As the eldest child, Josh Duggar would have been given certain responsibilities and authority over his younger siblings, including discipline — and we know the Duggars strike their children with implements. The girls he molested were trained from infancy to see Josh as a male authority figure that must be obeyed on pain of violence. Josh, meanwhile, was trained to see this kind of authority as his natural right. In addition, the Duggars practice the extreme purity teachings that are endemic to the Quiverfull / Christian Patriarchy subculture. They teach that even young preteen girls must dress “modestly” to prevent males from having sexual thoughts about them, and that if a girl or woman is “immodest,” she is at fault for tempting a boy or man into sin. We see this reflected in the ATI teaching documents about sexual abuse — the first thing they ask is what blame the victim bears for the abuse. In addition, the life and future of girls and women in this subculture is narrowly defined: wives and mothers. Satisfying the sexual needs of their husbands. Taken together, all these things add up to a clear message that is never explicitly stated, but is felt all too clearly: females exist for the use of males. Isn’t that why they believe Eve was created, after all — for Adam’s sake?

        This is what makes me say that Josh Duggar didn’t think he was sinning against his sisters — because everything in his culture told him that the pleasure of males is what they were FOR. That repulses me to even write, but there it is. And when everyone around him refers to what he did as “sexual sin” — as if he shut himself in the bathroom with an issue of Penthouse — rather than predatory abuse, that only compounds the problem. Sin is a violation against God. That is the definition of the word. Framing his actions in terms of “sin” ignores the actual, human victims of his crime.

    2. And another thing: People are making a big song and dance over the fact that the officer they consulted with coincidentally wound up being a pervert himself. This is grossly unfair to the Duggars, who had no possible way of knowing this at the time and must be as shocked as everyone else to learn this. So stop bringing that up, because it’s completely irrelevant.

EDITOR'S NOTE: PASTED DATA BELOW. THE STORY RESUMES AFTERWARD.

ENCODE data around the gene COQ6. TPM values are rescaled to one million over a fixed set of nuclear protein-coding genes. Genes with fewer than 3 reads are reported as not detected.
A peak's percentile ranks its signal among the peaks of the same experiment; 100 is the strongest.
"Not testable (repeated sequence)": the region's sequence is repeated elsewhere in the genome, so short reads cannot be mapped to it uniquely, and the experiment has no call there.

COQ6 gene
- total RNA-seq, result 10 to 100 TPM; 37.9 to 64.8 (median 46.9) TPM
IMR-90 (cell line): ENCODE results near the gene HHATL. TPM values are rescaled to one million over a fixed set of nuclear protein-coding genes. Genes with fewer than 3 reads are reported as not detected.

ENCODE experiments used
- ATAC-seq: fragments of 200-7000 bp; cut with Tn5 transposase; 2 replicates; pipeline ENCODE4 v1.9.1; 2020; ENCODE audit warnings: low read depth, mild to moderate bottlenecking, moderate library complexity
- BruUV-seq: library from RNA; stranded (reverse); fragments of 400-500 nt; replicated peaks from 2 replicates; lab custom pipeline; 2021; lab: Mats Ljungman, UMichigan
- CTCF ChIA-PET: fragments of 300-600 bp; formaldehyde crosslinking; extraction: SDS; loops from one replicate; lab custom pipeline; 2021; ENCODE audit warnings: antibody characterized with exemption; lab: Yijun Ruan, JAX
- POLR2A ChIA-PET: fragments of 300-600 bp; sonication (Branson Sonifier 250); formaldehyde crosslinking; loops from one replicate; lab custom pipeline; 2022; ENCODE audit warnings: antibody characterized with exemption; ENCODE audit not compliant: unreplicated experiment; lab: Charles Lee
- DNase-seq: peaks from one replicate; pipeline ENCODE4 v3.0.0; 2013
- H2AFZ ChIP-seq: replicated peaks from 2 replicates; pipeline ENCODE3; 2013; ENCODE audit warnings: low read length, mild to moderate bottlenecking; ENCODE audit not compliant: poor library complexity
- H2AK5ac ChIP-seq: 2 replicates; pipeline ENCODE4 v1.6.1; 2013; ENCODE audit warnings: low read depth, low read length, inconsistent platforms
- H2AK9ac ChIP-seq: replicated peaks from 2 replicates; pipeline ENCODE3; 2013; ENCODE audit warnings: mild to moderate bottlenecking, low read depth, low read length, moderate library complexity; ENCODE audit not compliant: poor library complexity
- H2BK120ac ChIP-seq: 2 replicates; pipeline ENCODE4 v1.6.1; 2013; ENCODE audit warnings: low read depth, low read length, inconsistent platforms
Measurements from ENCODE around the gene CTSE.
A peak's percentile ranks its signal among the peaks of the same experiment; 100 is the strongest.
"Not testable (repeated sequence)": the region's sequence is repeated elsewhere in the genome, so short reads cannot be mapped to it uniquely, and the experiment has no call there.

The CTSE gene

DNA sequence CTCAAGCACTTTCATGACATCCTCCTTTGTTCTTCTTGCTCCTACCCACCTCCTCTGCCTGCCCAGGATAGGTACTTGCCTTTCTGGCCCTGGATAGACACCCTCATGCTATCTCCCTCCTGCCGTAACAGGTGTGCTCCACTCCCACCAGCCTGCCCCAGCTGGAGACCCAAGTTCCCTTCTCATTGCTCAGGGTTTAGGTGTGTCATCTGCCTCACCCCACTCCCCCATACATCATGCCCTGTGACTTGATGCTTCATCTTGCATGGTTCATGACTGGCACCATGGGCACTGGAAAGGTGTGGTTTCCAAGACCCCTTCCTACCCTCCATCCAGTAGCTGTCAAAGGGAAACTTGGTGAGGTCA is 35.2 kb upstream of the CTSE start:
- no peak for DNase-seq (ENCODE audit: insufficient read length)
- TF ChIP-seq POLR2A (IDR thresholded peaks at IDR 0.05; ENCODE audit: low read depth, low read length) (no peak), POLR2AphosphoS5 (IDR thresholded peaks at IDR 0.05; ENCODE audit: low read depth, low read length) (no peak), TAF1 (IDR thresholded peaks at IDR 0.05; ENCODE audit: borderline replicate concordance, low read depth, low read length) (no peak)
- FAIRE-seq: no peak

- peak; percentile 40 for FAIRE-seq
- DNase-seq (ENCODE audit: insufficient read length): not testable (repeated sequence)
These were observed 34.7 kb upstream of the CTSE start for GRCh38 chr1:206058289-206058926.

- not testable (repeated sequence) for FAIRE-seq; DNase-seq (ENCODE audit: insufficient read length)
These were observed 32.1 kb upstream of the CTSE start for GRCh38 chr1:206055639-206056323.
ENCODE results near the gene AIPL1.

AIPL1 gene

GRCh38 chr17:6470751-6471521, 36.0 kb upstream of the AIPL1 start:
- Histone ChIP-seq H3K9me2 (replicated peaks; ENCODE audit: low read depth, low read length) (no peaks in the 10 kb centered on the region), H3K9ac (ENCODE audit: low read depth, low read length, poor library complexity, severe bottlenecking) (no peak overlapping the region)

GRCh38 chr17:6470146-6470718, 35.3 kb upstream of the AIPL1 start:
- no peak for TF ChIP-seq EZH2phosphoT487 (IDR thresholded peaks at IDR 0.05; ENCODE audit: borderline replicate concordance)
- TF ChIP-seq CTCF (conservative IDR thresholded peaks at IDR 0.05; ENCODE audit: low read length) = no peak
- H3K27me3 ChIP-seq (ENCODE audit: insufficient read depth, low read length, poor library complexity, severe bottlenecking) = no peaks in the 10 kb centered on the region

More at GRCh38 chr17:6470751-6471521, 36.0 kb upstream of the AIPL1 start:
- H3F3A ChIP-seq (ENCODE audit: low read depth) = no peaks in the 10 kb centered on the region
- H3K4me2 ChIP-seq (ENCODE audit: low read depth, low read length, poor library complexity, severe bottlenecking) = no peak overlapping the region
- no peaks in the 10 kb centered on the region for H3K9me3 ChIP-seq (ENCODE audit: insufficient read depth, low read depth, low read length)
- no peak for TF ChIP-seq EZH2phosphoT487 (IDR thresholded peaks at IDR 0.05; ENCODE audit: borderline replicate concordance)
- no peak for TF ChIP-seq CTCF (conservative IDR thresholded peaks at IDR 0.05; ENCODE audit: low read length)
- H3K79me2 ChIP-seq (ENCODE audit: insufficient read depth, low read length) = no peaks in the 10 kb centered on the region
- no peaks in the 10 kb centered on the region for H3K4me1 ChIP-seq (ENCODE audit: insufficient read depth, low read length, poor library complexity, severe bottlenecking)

1. cassandraoftroy

        It’s relevant in terms of the context I stated — that if the Duggars kept their children out of school and away from society at large out of a belief that this would keep them safe from “evil influences,” and then sends Josh to be counseled by a pedophile, they clearly are not good at identifying where the real threats and dangerous influences are and are not. The fact that they didn’t know the state trooper was a pedophile when they sent Josh to speak with him is exactly my point — they were so busy being convinced that public schoolteachers and social workers are threats to their children that they overlooked the reality that child predators are often trusted authority figures who are popularly deemed to be above reproach. I don’t blame them for not knowing about the state trooper’s secret crimes, but rather for mistakenly assuming (and telling everyone else) that they knew where the “real danger” was, when nothing could be further from the truth.

      2. The fact that this particular authority figure later turned out to be a criminal was a complete fluke. Again, as Lydia pointed out, if a stranger initiated a discussion with a minor that went into the level of graphic detail that I’ve quoted above from the PP pamphlet (which you are still trying to wave away, somehow), they could be convicted of sexual harassment. This is PUBLIC material. Schools are using this kind of stuff. From any game theory or probability standpoint, the Duggars’ choices for their children’s education were logical. You also say that they’re “not good at identifying threats,” only to then say that you “don’t blame them” for being as ignorant as everyone else about the officer’s crimes. That doesn’t actually make sense when you think about it.

      3. Nunca

        …dude, no. Of COURSE it’s bloody relevant!